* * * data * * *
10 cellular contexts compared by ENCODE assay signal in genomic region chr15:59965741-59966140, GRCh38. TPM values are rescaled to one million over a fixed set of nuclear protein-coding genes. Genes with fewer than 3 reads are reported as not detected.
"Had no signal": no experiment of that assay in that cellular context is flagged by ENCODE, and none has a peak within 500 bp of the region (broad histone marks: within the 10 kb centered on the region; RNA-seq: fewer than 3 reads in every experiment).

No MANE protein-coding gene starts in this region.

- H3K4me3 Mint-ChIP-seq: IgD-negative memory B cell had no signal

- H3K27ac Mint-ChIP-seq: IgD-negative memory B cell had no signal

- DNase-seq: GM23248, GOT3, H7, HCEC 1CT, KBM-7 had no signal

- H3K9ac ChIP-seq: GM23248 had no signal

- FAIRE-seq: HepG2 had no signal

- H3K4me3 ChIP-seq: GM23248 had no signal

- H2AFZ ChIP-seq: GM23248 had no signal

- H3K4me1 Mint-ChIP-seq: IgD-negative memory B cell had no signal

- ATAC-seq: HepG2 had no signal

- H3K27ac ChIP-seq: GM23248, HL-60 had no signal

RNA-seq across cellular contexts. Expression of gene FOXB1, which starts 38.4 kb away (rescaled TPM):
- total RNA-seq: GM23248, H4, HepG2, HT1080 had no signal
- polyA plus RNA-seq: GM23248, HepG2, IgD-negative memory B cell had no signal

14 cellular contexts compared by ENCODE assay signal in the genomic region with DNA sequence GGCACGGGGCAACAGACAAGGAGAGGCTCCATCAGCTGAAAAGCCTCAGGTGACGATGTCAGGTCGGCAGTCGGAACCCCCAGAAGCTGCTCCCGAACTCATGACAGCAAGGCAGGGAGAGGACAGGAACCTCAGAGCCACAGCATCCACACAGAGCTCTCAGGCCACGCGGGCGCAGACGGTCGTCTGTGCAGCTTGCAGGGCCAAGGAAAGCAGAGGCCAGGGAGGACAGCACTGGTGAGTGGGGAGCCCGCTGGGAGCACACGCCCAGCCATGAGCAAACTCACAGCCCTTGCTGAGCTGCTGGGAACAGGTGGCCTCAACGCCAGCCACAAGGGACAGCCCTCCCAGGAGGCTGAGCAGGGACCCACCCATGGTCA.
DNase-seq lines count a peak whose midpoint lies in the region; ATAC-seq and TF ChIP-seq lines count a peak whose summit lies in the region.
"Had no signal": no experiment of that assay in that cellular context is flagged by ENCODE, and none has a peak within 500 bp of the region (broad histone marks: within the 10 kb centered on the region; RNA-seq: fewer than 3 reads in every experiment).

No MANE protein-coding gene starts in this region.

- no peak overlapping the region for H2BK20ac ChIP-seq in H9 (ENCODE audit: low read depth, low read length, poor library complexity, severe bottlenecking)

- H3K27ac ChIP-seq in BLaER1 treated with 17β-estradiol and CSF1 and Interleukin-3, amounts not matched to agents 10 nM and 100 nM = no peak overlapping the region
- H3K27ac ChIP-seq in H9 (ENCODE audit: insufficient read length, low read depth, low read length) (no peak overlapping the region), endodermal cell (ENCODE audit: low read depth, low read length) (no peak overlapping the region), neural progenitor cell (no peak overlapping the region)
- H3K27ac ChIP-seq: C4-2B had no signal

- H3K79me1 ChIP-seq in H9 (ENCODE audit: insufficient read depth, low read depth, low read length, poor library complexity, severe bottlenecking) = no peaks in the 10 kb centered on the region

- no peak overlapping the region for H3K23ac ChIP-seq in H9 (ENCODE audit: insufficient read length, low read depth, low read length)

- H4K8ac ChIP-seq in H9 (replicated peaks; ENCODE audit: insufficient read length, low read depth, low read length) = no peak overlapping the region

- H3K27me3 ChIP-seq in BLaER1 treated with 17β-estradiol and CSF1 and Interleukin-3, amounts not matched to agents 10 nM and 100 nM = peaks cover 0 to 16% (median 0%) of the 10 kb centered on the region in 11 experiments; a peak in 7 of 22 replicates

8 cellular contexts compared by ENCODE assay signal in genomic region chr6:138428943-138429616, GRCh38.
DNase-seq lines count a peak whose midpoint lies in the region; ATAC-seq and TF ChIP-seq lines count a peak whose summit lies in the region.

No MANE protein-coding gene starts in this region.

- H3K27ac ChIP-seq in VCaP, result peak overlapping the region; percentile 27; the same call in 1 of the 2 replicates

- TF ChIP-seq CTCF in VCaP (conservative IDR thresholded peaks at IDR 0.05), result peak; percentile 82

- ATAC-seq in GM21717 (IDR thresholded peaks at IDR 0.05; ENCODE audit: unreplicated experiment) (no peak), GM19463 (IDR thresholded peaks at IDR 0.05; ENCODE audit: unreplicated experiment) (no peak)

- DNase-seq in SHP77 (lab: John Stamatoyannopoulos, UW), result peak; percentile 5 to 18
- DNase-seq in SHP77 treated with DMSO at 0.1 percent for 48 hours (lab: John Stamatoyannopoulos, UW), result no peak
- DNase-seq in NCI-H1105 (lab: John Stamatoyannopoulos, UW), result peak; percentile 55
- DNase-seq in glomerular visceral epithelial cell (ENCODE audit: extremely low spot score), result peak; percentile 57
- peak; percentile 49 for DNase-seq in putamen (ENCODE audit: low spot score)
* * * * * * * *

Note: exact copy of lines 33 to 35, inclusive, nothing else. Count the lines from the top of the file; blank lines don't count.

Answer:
- TF ChIP-seq CTCF in VCaP (conservative IDR thresholded peaks at IDR 0.05), result peak; percentile 82

- ATAC-seq in GM21717 (IDR thresholded peaks at IDR 0.05; ENCODE audit: unreplicated experiment) (no peak), GM19463 (IDR thresholded peaks at IDR 0.05; ENCODE audit: unreplicated experiment) (no peak)

- DNase-seq in SHP77 (lab: John Stamatoyannopoulos, UW), result peak; percentile 5 to 18